When you enter Barrio Viejo, an old part of Tucson, you have an impression that you are in old Mexico and time has just stopped.
Old, simple one floor houses have specific, modest architecture, flat roofs and strong colors.
The homes don’t have yards and you have the impression that if you open any of the doors you will enter right to the kitchen.
The sidewalks are narrow with a couple of trees and bushes.
Barrio Viejo means ‘old neighborhood’ in Spanish. Also known as ‘Barrio Libre’ – free, this neighborhood was home to a culturally diverse community of people from America, Europe, Africa and Asia.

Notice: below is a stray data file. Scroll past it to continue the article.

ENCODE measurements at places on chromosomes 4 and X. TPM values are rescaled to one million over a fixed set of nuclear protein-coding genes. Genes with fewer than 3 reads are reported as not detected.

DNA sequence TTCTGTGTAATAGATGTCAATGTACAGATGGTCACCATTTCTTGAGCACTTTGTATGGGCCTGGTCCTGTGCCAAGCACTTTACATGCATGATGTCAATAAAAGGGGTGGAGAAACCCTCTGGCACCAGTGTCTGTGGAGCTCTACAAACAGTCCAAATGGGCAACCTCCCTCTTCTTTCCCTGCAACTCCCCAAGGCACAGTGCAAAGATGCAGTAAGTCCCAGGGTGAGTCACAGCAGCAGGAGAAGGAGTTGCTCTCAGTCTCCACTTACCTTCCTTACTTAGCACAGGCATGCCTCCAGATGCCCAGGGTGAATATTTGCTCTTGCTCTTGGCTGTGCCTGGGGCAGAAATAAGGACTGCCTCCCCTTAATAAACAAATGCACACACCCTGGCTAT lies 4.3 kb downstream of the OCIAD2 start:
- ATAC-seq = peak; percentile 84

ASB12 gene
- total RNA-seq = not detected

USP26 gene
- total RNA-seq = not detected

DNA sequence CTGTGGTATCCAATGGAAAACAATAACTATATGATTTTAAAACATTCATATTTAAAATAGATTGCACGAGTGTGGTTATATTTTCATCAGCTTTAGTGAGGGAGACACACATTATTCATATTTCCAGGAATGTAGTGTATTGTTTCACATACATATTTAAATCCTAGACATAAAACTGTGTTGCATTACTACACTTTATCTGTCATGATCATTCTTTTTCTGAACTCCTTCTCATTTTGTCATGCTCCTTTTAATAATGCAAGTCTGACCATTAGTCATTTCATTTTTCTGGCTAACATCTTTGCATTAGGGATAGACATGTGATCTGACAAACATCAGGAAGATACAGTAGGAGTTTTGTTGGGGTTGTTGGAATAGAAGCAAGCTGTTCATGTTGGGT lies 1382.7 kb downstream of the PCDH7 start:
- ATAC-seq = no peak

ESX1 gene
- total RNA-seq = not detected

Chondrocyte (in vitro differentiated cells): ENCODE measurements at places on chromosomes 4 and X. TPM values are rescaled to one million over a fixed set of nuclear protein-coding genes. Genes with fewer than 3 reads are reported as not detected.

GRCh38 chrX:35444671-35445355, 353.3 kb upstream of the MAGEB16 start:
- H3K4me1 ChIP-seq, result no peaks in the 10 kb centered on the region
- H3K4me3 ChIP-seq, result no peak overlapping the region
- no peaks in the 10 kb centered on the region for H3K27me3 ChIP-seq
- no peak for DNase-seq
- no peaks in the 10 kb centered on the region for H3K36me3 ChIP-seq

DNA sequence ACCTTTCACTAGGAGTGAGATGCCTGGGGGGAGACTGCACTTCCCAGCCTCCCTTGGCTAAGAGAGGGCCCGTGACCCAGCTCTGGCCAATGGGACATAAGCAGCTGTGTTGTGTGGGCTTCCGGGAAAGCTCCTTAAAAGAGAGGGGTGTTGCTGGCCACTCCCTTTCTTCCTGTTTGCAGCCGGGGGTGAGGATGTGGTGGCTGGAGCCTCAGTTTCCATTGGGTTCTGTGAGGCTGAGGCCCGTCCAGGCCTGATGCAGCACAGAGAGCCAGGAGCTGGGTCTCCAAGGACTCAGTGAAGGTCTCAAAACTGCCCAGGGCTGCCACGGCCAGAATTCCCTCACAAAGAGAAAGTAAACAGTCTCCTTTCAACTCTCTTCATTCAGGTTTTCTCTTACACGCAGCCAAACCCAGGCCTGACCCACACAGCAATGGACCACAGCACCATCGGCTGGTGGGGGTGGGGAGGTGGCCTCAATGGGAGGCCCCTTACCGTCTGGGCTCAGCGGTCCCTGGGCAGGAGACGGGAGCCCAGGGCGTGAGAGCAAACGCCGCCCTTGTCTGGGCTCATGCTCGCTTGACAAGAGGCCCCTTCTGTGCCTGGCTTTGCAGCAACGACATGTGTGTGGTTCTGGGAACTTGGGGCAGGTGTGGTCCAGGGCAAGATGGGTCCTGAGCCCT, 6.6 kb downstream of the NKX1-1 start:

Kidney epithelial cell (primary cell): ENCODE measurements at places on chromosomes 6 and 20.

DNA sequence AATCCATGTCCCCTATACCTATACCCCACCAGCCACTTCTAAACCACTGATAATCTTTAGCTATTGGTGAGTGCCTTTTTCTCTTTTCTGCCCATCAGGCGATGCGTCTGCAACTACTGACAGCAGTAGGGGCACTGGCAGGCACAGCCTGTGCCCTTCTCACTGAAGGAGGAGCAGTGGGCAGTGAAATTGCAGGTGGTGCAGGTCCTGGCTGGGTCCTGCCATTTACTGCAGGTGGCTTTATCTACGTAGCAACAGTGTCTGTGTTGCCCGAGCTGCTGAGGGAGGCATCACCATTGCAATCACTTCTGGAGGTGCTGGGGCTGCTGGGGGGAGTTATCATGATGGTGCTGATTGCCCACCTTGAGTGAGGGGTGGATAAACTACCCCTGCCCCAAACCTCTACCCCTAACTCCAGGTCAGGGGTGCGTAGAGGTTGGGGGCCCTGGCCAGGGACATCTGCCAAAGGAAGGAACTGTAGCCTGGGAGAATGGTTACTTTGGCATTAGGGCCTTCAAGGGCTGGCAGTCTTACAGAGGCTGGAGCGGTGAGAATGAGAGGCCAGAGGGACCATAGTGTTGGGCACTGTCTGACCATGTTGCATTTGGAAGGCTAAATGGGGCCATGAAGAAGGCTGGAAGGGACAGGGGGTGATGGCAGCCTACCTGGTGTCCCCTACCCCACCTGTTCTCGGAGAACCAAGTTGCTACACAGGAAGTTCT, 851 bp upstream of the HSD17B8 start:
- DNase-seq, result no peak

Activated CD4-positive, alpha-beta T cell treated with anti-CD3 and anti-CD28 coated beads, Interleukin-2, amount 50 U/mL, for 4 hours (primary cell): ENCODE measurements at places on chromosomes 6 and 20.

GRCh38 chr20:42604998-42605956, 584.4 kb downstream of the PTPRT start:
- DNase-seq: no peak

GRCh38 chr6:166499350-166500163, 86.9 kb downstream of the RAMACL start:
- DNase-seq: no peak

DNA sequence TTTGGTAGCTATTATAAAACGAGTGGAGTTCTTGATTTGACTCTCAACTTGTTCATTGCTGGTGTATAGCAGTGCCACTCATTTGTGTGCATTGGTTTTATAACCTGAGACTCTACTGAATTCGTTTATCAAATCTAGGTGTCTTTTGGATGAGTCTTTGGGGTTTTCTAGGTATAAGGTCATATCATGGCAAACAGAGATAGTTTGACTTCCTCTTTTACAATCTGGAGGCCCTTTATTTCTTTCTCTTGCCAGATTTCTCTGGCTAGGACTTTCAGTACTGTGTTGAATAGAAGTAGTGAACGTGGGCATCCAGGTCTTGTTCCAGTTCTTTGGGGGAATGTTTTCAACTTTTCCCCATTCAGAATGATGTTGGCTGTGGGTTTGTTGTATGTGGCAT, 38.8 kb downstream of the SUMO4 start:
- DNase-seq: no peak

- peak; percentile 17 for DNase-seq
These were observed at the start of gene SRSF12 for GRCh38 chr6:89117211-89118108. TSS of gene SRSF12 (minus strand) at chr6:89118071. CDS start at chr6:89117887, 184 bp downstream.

Barrio Viejo, the old neighborhood, mainly consists of Tucson’s 19th century homes and commercial buildings.
The arrival of the Southern Pacific Transportation Company in 1880 changed Tucson from a hopelessly impoverished, dusty little Mexican village in the middle of nowhere to a growing Southwestern city of seemingly limitless opportunities.